LTS does not offer degrees or diplomas, as we believe that pastoral training must remain as far as possible under the control of the churches, rather than be subject to secular accreditation authorities.

However, we recognise that ministry in some countries is difficult without a qualification. The ThM degree that we offer through the John Owen Centre, from Westminster Theological Seminary, Philadelphia, may provide you with what you need, in conjunction with the 2-year LTS course. For details, see here.


The course commences in September each year. It is not possible to join the course at any other time. Each year of the course is made up of three terms and these include thirty weeks of study.

Our course is made up of lectures, seminars and workshops, as well as personal study, language learning, writing of essays and reading and research.

Teaching takes place from Tuesday to Friday each week during term.

The day begins at 8:45am – usually with morning devotions, led by a student or lecturer.

Hebrew (Tuesdays and Wednesdays) or Greek (Thursdays and Fridays) normally follows, for 45 minutes. The remainder of the morning is taken up with lectures and seminars. There are lectures on Tuesday and Thursday afternoons, whereas Wednesday and Friday afternoons are normally free for personal study.

The principal components of the course are: Old and New Testament studies, systematic theology, church history, pastoral theology, contemporary issues and preaching studies. The detailed curriculum can be found here.

All students study all parts of the course, as it is designed to focus on the matters that we believe to be essential for men training for pastoral and preaching ministry.

In their personal study time, students are expected to prepare for biblical languages classes and for seminars and workshops, to research and write essays and to read set texts. This is in addition to preparing for preaching and other areas of service in which the student will be engaged outside the Seminary. That is why we describe the course as ‘intensive’! The disciplined use of time, as in pastoral ministry, is essential.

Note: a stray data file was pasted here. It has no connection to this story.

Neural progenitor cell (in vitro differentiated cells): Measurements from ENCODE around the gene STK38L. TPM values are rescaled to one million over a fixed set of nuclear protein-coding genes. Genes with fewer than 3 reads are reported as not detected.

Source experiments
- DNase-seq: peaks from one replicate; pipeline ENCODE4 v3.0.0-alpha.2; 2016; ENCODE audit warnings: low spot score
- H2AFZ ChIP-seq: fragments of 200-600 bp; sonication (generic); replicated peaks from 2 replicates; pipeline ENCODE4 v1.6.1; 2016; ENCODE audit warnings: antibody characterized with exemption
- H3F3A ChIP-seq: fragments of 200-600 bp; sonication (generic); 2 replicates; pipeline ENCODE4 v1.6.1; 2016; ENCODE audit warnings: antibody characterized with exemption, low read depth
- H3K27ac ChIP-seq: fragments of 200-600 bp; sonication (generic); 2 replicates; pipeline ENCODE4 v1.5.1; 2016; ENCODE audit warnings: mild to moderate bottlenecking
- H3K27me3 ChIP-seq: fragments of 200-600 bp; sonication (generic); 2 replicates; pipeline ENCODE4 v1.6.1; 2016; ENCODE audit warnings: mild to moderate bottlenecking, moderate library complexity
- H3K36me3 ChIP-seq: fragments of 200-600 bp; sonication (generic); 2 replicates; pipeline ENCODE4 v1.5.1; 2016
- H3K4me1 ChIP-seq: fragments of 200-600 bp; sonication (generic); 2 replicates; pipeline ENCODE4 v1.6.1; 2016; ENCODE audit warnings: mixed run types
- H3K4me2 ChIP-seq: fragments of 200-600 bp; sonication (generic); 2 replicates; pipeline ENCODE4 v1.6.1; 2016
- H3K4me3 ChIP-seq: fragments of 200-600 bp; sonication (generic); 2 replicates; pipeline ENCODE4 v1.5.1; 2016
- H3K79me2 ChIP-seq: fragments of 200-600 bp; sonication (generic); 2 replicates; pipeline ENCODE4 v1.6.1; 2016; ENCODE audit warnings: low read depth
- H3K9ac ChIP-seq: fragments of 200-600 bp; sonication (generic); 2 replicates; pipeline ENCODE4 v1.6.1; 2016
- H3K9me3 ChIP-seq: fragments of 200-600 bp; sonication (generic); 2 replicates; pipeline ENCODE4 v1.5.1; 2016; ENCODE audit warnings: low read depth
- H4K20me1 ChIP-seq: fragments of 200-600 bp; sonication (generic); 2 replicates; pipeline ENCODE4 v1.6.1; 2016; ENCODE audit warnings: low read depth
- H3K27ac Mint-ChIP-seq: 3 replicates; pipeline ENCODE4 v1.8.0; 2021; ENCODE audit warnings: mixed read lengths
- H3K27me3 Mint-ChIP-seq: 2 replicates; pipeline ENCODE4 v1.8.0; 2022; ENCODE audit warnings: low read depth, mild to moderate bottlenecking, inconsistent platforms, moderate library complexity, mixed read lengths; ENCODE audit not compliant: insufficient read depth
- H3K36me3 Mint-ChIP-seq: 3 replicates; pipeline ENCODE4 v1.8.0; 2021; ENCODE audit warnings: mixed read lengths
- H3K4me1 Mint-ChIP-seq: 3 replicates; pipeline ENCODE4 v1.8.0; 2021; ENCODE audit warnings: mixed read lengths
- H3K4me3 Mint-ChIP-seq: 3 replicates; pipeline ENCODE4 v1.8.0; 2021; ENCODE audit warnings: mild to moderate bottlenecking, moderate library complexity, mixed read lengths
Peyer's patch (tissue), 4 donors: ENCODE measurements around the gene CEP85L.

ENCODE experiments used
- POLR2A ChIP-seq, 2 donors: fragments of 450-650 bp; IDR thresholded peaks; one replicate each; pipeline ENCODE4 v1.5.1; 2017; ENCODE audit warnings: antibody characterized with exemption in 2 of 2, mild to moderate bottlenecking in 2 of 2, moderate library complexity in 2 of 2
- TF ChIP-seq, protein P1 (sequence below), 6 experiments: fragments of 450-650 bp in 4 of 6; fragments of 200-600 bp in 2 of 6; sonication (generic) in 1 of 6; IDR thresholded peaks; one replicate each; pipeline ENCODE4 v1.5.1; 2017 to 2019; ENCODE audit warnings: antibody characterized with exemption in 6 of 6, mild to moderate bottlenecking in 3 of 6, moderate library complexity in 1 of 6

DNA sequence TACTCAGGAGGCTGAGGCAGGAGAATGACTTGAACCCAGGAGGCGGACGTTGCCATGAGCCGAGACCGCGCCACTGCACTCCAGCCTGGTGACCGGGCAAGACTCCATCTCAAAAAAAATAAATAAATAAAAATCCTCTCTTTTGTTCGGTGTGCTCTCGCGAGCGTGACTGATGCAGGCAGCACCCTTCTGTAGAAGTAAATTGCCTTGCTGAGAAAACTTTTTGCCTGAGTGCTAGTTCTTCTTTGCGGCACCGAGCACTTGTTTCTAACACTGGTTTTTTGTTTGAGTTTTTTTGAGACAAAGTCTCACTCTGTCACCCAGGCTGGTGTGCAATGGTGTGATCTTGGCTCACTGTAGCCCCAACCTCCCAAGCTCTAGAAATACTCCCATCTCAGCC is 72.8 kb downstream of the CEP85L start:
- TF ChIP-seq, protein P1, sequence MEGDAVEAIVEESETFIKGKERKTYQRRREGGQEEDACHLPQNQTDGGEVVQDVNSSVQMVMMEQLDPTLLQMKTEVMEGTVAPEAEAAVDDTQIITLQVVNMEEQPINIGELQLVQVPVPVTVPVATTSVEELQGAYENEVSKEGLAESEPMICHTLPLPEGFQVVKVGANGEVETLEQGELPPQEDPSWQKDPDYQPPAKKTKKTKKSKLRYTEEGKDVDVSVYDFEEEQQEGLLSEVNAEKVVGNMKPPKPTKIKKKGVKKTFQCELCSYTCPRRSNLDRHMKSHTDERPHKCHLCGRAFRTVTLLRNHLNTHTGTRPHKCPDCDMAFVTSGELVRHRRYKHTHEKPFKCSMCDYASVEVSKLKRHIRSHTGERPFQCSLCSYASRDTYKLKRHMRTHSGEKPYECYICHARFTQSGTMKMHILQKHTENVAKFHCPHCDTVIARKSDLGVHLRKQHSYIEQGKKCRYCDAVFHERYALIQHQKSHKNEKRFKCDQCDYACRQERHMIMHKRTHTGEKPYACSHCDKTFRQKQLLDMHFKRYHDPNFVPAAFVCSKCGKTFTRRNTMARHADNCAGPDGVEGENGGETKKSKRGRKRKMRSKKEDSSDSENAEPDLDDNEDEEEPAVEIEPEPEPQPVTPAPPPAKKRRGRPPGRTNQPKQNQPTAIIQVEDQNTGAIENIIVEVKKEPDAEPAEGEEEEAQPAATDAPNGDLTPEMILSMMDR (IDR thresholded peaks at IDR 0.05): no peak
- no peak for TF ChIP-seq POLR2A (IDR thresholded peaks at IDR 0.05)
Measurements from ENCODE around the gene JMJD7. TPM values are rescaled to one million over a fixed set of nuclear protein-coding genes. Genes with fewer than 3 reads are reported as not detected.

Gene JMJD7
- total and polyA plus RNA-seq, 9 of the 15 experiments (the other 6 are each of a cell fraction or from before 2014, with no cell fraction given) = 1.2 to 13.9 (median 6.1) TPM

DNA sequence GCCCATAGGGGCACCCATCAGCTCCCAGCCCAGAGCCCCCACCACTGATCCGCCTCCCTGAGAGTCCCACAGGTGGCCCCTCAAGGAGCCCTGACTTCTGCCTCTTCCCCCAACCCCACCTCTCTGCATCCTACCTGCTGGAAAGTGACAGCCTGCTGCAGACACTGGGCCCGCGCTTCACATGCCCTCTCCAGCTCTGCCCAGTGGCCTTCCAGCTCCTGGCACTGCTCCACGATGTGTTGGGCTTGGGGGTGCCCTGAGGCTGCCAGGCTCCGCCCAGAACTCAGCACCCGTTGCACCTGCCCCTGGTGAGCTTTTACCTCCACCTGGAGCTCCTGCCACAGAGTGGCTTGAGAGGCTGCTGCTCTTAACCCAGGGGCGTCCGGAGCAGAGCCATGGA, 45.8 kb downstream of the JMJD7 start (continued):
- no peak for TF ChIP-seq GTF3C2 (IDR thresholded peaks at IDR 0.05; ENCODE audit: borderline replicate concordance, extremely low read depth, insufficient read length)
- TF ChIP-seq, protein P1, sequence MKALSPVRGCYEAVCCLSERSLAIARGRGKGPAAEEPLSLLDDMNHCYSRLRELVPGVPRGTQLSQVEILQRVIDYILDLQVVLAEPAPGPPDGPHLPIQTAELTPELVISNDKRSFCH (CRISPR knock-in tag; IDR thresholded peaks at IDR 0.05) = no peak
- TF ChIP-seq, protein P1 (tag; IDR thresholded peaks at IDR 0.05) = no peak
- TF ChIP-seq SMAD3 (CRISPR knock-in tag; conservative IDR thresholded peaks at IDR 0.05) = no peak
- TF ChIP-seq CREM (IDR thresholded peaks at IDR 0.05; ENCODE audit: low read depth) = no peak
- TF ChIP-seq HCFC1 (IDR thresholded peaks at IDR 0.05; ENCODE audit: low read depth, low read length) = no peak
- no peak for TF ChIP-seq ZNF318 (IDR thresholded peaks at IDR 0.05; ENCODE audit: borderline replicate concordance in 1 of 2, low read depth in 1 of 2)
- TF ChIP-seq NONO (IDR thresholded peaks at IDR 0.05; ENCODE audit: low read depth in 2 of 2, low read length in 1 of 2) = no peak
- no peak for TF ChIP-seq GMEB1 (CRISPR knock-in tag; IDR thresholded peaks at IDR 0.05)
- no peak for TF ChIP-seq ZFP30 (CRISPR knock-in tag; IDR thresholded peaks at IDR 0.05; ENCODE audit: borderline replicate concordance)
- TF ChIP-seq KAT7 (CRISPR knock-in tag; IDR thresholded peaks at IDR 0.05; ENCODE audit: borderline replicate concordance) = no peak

Some time for rest and relaxation needs to be fitted in too.


Part-time and Modular Study

The course at LTS can be studied part-time. Part-time students come in for two days a week, instead of four. In this way, the first two years of the course can be covered in four years and the third year in two years. It is also possible to ‘mix-and-match’ part-time and full-time study, so as to cover the two-year foundation course in three years. Please contact us if you would like to discuss part-time study further and explore the various options with us.

Continuing education has become a feature of all kinds of occupations and professions. It can be helpful for a man in pastoral ministry to be able to engage in some formal study, where practicable, to refresh his thinking in a particular area.

The course at LTS is designed to facilitate this – for example, systematic theology could be studied by attending on Tuesday and Wednesday mornings once a fortnight during term time; or one of the biblical languages could be learned by coming in two mornings a week for the relevant class.


Assessment & Appraisal

Throughout the course, students participate in an appraisal process designed to identify their strengths and weaknesses and to determine strategies for developing skills relevant to the Christian ministry.

The appraisal process takes place in consultation with the teaching staff and draws on several kinds of feedback:

  • assessment of written work and other assignments according to given criteria designed to develop aptitudes useful in practical aspects of Christian ministry
  • evaluation of students' preaching and pastoral qualities exhibited within the community of the Seminary: e.g. leading morning devotions, roles and responsibilities within the student body, general Christian character and conduct
  • reports from mentors at placement churches.

The appraisal process does not produce grades or marks as a measure of attainment. It is designed to help students gain a better understanding of themselves and show how best they can meet the demands of Christian ministry.

Students are expected to fulfil assignments to a high standard, meeting deadlines and demonstrating the diligence, resourcefulness and accountability that would be required of them on an academic course, and in Christian ministry. All assignments are assessed carefully by lecturers and feedback is given.